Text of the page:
World Hepatitis Summit news

The World Hepatitis Summit took place in early November in São Paolo, Brazil.

Nine countries – Australia, Brazil, Egypt, Georgia, Germany, Iceland, Japan, the Netherlands and Qatar – are on course to eliminate hepatitis C by 2030, according to data released at the summit.

The World Health Organization’s elimination target challenges countries to aim for a 90% reduction of new hepatitis B and C infections and a 65% reduction in hepatitis B and C related mortality by 2030.

Approximately 250 million people worldwide have hepatitis B and 68 million have hepatitis C. Ahead of the summit, the World Health Organization announced that 3 million people have been treated for hepatitis C and 2.8 million have begun treatment for hepatitis B in the past 2 years.

Major obstacles to elimination include:

  • low rates of diagnosis in many countries
  • high cost of treatment
  • lack of funding for treatment.

You can download the presentations from the World Hepatitis Summit at:

Low rates of diagnosis

Charles Gore presenting at the 2017 World Hepatitis Summit. Image credit:

The Hepatitis C Trust drew attention to the low rates of hepatitis C diagnosis in the United Kingdom. "We have at least 100,000 people to find," said Charles Gore, chief executive of the Hepatitis C Trust. "If we don’t find them, not only will we never reach the goal of elimination, but significant numbers will die. To be honest, with these new drugs available, if anyone dies of hepatitis C, it should be viewed as an appalling failure of the system."

According to Dr Homie Razavi of the Polaris Observatory, "To make the 2030 elimination target [in the United Kingdom], at least 10,000 patients need to be treated each year, and there are already signs that it is becoming harder to find diagnosed patients to treat. Although in 2016 some 10,000 people were treated and in 2017 this could reach 12,500, the projections suggest the annual total will drop to an estimated 5,000 patients treated per year by 2020 without better diagnosis and linkage to care."

Diagnosis of hepatitis C is also low in many parts of the United States.

The Polaris Observatory estimates that just over half of people with hepatitis C in the United States are aware of their infection. Although rates of diagnosis are high in New York state (81%) and California (71%), other states are doing less well, and the United States is also experiencing a sharp increase in new hepatitis C infections in young adults and adolescents as a result of sharing of injecting equipment.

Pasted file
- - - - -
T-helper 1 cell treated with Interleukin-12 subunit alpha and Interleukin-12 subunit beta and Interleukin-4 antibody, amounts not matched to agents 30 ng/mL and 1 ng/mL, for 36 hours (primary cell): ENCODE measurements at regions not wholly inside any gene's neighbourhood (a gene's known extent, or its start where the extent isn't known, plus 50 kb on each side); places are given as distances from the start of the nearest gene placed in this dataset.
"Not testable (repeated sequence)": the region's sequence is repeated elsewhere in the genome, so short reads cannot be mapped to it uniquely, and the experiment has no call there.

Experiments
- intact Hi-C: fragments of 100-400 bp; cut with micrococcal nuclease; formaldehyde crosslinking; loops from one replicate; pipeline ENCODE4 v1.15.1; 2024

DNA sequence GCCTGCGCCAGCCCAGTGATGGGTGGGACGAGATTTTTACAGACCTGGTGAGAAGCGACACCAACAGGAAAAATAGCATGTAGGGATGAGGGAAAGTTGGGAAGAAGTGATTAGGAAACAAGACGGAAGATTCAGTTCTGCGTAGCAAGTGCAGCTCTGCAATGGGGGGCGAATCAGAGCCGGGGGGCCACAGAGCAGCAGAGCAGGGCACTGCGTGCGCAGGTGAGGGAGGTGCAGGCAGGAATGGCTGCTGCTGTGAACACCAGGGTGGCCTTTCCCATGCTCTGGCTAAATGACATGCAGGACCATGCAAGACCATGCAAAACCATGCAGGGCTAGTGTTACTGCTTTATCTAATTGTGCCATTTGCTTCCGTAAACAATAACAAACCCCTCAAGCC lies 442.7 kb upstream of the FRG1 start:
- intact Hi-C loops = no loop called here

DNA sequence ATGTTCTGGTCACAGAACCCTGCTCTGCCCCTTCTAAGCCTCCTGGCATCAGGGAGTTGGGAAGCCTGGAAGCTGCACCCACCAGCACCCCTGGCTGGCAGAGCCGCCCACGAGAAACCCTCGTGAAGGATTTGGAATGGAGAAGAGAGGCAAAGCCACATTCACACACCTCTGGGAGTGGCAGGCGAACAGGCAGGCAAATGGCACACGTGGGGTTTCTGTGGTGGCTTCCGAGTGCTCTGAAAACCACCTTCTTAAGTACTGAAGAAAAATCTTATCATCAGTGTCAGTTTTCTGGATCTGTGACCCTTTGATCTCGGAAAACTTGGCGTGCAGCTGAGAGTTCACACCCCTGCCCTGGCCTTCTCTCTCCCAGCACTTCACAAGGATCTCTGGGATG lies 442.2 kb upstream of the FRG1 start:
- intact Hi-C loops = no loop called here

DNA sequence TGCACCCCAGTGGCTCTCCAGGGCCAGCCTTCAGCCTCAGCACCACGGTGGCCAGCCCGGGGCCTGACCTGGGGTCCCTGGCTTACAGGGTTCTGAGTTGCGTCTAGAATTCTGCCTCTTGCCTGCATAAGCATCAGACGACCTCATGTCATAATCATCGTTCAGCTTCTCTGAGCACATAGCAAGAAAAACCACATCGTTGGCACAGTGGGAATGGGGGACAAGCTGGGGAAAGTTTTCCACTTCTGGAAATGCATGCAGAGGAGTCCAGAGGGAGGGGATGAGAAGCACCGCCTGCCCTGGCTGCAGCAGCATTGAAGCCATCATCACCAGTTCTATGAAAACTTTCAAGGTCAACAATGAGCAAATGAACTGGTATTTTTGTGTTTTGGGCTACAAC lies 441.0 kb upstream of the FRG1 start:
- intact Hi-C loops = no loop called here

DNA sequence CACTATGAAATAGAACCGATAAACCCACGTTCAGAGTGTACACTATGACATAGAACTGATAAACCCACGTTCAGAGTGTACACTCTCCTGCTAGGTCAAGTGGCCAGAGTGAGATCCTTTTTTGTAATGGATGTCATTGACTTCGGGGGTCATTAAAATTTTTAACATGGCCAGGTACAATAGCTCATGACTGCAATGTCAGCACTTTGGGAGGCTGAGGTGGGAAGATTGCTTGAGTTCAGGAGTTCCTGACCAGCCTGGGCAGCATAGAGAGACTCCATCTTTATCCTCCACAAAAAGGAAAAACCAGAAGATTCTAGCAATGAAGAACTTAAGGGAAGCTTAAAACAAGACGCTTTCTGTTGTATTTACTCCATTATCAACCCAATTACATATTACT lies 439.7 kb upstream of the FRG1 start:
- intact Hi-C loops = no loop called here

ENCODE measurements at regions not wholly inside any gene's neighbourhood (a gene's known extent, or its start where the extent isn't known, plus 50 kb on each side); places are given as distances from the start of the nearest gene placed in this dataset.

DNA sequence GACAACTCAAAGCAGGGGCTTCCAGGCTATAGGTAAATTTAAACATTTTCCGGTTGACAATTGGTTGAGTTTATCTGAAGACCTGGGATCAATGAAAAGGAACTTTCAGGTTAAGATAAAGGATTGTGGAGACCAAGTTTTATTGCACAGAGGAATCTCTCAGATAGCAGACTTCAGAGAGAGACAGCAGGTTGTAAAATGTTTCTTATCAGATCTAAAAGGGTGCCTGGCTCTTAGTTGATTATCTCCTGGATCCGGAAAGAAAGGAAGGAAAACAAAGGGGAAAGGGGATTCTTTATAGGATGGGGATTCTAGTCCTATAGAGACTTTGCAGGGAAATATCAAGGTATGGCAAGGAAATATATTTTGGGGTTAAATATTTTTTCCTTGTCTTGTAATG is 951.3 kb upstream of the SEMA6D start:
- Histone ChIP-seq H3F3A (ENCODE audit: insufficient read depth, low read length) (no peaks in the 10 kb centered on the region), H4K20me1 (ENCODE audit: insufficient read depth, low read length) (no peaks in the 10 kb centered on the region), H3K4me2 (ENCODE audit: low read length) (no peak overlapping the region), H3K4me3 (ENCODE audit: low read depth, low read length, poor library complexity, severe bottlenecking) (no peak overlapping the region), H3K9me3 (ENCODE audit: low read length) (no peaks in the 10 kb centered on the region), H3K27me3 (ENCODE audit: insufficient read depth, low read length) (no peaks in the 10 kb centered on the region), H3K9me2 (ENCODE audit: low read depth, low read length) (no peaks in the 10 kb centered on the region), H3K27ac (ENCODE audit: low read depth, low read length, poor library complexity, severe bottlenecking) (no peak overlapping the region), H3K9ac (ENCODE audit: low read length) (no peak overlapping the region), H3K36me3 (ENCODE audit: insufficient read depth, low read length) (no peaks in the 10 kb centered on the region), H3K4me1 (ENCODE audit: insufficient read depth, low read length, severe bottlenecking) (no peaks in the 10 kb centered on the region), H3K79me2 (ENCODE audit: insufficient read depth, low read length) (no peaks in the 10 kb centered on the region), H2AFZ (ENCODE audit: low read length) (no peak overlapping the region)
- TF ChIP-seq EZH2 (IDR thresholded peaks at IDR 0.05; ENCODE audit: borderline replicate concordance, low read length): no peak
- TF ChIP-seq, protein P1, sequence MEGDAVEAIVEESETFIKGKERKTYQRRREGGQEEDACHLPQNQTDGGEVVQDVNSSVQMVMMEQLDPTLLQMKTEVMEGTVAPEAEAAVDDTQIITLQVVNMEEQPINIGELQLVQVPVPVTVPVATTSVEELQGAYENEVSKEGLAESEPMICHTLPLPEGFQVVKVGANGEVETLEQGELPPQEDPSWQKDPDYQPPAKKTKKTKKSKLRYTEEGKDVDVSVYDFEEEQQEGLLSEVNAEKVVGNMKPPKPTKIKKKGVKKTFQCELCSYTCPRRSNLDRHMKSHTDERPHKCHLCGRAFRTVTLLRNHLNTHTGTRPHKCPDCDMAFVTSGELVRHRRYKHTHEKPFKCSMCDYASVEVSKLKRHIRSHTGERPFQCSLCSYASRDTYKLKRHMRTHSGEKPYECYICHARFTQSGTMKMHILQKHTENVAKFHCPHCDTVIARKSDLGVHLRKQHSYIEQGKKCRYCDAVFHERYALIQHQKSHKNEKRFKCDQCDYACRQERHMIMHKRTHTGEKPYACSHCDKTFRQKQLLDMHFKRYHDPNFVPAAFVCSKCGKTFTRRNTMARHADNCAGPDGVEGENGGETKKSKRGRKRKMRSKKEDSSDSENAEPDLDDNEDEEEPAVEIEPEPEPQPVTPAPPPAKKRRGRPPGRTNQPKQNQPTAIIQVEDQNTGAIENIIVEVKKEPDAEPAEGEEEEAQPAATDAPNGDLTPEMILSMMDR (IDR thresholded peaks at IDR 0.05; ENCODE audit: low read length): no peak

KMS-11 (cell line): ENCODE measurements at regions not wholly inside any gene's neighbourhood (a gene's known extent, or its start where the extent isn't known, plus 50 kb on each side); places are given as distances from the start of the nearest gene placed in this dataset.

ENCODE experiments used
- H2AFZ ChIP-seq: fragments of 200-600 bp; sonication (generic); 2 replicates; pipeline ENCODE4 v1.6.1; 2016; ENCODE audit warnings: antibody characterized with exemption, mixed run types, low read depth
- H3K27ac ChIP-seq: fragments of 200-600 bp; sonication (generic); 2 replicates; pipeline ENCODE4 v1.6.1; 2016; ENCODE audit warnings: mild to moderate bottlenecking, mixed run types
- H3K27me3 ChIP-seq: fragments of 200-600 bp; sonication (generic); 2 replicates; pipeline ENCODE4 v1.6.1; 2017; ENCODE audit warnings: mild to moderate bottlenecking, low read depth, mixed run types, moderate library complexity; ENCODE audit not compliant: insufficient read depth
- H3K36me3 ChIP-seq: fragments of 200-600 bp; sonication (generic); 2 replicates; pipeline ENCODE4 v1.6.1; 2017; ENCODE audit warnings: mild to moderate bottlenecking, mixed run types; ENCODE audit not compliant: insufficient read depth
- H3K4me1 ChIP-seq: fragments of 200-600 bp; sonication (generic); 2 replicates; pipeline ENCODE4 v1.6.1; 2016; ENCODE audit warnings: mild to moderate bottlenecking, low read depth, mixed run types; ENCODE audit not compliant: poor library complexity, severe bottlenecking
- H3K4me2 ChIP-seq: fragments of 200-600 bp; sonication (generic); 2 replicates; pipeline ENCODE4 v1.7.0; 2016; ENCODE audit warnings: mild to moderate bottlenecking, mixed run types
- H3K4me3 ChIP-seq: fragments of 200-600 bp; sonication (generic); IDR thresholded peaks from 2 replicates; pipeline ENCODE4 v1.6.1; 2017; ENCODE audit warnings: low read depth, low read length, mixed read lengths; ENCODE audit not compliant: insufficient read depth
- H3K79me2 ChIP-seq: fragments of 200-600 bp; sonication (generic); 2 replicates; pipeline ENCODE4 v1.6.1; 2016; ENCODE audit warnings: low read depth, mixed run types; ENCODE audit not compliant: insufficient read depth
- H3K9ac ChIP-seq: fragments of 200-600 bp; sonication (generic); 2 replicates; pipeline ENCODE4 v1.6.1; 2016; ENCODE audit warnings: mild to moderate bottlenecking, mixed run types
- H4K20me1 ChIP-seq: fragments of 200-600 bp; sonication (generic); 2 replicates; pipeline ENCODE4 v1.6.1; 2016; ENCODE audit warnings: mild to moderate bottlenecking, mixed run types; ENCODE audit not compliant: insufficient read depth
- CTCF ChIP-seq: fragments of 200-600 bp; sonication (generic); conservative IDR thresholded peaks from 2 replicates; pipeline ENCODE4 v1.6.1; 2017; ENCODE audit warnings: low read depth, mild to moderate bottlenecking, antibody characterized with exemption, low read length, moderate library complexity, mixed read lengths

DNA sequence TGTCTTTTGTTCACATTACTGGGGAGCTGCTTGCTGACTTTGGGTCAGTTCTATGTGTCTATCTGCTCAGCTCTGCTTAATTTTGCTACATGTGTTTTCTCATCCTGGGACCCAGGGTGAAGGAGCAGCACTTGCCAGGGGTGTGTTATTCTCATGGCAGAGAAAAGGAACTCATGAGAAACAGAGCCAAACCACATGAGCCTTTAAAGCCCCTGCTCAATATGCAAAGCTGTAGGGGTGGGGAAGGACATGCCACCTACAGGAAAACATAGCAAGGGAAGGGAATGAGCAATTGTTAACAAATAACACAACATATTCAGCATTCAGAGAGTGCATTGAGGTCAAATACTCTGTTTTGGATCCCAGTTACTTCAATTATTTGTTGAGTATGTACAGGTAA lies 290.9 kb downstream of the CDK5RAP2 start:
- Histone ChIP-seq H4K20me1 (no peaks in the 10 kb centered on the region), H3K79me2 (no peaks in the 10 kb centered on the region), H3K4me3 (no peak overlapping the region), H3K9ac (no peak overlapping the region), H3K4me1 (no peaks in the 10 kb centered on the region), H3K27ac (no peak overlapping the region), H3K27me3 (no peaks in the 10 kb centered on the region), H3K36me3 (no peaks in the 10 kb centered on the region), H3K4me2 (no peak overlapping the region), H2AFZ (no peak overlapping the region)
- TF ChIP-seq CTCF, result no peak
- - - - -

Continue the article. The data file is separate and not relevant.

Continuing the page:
Research presented at the AASLD Liver Meeting in Washington, DC in October shows that worldwide, for every person cured of hepatitis C, another becomes infected. Central and Eastern Europe and sub-Saharan Africa saw net increases in the number of people infected with hepatitis C, whereas Australia (-13%), Egypt (-11%), the US (-9%) and Spain (-9%) saw substantial reductions as a result of large-scale treatment.

High cost of treatment and measures to reduce drug costs

Médecins Sans Frontières (MSF) announced at the summit that it has secured a deal to buy sofosbuvir and daclatasvir from generic manufacturers for $120 for a 12-week course of treatment.

Based on prices paid for raw materials used in the manufacturing of direct-acting antivirals (DAAs), Dr Andrew Hill of Liverpool University has estimated that it could be possible to cure hepatitis C for $50 per person. At $50 per treatment course, it would cost $3.5 billion to treat all 70 million people living with hepatitis C virus (HCV) worldwide – around the same as two months' worth of commercial DAA sales.

"The pharmaceutical companies have already profited enormously from their investments in research and development. Now it is time to lower HCV drug prices worldwide," Hill told infohep. "We need to lower HCV drug prices to levels which allow universal access in a wide range of countries."

As a guide, he suggested that low-income countries should pay from $50 to $150 per cure, middle-income countries should pay from $150 to $500 and high-income countries should pay up to $3000.

New financing mechanisms needed

The World Health Organization estimates that $6 billion a year will be needed between now and 2030 to fund hepatitis C elimination activities. Although integration of viral hepatitis diagnosis and treatment into the wider health system will meet some of the costs, the large up-fronts costs of diagnosis and treatment may require new funds. Possible mechanisms for mobilising new funding include: